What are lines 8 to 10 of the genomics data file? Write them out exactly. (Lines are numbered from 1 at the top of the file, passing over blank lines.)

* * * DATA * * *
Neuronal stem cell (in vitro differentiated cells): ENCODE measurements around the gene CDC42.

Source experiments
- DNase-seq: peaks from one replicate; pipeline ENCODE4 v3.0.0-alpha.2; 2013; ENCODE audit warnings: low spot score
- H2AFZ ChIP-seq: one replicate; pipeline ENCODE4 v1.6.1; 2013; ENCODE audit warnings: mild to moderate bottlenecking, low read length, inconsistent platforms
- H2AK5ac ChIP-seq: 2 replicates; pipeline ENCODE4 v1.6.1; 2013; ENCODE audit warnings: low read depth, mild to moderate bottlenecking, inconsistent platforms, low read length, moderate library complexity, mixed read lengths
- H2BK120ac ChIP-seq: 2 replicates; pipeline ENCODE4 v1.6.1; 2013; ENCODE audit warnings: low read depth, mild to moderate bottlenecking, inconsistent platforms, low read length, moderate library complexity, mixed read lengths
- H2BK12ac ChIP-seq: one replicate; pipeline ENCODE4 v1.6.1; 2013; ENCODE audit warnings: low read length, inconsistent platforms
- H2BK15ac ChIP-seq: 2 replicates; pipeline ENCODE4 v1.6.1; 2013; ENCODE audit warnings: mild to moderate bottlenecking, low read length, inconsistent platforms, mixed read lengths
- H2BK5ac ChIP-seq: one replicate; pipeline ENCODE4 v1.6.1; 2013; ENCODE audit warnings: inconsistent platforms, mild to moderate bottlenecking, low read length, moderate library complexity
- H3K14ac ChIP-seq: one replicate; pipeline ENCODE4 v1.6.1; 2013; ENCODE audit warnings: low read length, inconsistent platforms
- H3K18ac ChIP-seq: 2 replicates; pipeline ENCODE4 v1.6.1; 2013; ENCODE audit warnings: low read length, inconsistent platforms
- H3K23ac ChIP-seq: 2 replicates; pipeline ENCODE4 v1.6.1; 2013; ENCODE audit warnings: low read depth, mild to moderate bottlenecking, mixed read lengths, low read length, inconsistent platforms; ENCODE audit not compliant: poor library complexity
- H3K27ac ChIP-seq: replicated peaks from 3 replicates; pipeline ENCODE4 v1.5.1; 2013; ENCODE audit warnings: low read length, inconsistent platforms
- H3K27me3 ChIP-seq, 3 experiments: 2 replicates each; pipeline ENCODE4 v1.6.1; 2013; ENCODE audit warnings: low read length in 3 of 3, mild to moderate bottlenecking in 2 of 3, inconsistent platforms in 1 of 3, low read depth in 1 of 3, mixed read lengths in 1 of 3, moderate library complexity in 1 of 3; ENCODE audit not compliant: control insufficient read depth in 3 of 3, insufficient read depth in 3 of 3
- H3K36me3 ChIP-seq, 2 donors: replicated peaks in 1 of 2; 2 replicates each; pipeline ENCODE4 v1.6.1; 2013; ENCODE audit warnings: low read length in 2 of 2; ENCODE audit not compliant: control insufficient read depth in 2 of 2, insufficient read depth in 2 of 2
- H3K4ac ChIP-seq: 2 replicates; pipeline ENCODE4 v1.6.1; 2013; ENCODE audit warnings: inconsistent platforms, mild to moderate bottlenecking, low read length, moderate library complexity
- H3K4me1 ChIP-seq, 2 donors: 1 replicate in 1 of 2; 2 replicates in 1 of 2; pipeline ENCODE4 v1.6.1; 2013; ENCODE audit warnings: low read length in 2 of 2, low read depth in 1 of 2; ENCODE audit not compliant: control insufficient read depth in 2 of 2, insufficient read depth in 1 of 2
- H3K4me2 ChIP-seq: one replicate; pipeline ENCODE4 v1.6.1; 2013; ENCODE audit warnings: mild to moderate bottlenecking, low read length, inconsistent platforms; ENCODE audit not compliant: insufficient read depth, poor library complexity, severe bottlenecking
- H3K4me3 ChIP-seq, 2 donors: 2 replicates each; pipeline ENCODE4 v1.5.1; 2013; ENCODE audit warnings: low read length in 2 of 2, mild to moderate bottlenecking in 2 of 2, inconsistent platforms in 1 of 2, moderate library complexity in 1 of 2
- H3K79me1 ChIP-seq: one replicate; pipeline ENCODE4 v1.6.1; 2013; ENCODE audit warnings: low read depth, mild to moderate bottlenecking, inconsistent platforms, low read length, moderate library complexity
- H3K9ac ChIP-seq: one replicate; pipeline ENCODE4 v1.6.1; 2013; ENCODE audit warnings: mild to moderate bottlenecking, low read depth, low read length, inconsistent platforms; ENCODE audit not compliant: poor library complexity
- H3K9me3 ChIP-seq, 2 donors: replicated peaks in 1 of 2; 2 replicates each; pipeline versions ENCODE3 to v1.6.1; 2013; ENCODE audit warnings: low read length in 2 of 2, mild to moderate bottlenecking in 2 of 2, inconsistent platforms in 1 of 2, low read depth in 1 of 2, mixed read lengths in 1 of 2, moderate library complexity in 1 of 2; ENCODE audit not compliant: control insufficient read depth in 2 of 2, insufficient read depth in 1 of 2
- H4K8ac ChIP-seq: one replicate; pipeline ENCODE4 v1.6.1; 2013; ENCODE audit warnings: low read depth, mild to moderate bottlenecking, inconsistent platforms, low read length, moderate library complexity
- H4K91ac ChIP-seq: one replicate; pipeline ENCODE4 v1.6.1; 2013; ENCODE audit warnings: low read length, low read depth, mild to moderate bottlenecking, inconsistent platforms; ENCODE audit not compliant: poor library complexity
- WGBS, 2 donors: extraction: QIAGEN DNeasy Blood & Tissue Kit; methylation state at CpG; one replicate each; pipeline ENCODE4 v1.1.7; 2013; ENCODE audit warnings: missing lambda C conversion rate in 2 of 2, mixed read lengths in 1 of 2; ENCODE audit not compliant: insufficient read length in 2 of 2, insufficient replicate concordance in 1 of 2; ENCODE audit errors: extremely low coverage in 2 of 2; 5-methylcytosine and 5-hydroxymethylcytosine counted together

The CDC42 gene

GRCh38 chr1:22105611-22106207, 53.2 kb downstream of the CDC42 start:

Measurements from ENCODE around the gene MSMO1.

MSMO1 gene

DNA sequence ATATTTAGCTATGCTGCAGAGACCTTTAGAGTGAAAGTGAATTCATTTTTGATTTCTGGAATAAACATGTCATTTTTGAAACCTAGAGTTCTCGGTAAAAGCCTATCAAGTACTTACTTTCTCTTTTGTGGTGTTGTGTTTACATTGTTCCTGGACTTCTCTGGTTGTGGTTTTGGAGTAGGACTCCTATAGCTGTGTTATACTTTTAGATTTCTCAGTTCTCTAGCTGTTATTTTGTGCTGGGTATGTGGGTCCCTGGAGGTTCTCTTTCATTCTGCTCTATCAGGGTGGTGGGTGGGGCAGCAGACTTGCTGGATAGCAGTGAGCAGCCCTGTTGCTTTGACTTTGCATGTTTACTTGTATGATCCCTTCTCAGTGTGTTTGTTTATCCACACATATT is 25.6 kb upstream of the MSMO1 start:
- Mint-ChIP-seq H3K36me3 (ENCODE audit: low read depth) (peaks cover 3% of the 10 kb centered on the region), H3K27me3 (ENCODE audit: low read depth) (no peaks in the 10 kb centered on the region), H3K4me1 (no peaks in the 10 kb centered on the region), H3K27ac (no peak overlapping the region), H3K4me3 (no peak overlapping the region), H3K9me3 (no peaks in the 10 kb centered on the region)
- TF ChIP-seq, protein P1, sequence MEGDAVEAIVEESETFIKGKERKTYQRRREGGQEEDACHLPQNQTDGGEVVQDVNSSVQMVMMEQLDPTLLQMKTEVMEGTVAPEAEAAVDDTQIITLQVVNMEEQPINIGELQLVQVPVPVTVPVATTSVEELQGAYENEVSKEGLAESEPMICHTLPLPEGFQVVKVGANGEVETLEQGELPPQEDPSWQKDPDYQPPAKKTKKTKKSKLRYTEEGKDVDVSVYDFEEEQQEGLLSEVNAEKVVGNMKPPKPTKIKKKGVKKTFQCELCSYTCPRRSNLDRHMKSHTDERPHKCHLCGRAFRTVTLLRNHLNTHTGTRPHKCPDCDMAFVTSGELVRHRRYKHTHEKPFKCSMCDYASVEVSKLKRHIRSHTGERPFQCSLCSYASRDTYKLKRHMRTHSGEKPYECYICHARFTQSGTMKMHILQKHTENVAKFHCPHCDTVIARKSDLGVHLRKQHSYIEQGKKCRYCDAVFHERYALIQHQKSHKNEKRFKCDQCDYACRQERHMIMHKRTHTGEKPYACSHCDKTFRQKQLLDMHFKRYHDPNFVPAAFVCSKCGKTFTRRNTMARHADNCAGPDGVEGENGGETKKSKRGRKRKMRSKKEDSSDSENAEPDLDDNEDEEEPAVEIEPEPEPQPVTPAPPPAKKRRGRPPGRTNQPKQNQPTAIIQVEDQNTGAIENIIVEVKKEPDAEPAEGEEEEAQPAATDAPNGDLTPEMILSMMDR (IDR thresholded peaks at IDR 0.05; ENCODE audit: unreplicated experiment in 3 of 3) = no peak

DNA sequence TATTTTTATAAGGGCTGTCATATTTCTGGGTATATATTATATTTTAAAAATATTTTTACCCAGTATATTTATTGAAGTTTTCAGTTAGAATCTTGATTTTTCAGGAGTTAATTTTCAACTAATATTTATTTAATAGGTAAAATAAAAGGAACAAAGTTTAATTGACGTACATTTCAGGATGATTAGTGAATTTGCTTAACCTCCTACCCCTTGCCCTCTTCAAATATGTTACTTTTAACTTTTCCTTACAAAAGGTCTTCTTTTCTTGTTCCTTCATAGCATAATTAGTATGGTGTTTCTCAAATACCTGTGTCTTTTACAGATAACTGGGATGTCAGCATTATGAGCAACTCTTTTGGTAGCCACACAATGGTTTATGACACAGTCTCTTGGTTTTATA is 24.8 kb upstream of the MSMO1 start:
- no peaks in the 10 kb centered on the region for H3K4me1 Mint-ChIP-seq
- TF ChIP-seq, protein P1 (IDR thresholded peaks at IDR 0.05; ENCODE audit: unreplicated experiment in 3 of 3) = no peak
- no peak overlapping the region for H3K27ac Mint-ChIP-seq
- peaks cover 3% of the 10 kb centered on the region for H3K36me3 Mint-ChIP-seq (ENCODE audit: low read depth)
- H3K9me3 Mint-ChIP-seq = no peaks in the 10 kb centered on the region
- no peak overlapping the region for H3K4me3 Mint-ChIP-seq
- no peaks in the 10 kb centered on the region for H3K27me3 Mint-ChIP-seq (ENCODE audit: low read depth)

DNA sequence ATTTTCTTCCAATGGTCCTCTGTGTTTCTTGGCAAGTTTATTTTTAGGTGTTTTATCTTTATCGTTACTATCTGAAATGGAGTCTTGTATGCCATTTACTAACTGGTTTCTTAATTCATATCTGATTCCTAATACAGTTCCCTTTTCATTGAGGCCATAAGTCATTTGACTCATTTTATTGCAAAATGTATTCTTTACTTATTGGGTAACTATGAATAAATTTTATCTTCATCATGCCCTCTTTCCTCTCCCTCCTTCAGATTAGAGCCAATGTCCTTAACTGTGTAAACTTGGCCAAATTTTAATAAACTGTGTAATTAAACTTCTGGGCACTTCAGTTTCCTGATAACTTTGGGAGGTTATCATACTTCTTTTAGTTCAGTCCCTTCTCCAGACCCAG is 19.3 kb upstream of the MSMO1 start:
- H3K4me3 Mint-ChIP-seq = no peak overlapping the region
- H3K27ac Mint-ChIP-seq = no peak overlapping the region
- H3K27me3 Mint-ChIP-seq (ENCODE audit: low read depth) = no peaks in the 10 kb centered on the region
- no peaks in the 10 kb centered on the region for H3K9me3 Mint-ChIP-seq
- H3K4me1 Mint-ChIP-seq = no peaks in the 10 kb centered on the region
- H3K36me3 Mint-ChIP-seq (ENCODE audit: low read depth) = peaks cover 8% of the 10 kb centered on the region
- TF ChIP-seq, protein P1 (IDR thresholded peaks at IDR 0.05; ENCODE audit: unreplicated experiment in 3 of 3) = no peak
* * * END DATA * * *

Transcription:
- H2BK15ac ChIP-seq: 2 replicates; pipeline ENCODE4 v1.6.1; 2013; ENCODE audit warnings: mild to moderate bottlenecking, low read length, inconsistent platforms, mixed read lengths
- H2BK5ac ChIP-seq: one replicate; pipeline ENCODE4 v1.6.1; 2013; ENCODE audit warnings: inconsistent platforms, mild to moderate bottlenecking, low read length, moderate library complexity
- H3K14ac ChIP-seq: one replicate; pipeline ENCODE4 v1.6.1; 2013; ENCODE audit warnings: low read length, inconsistent platforms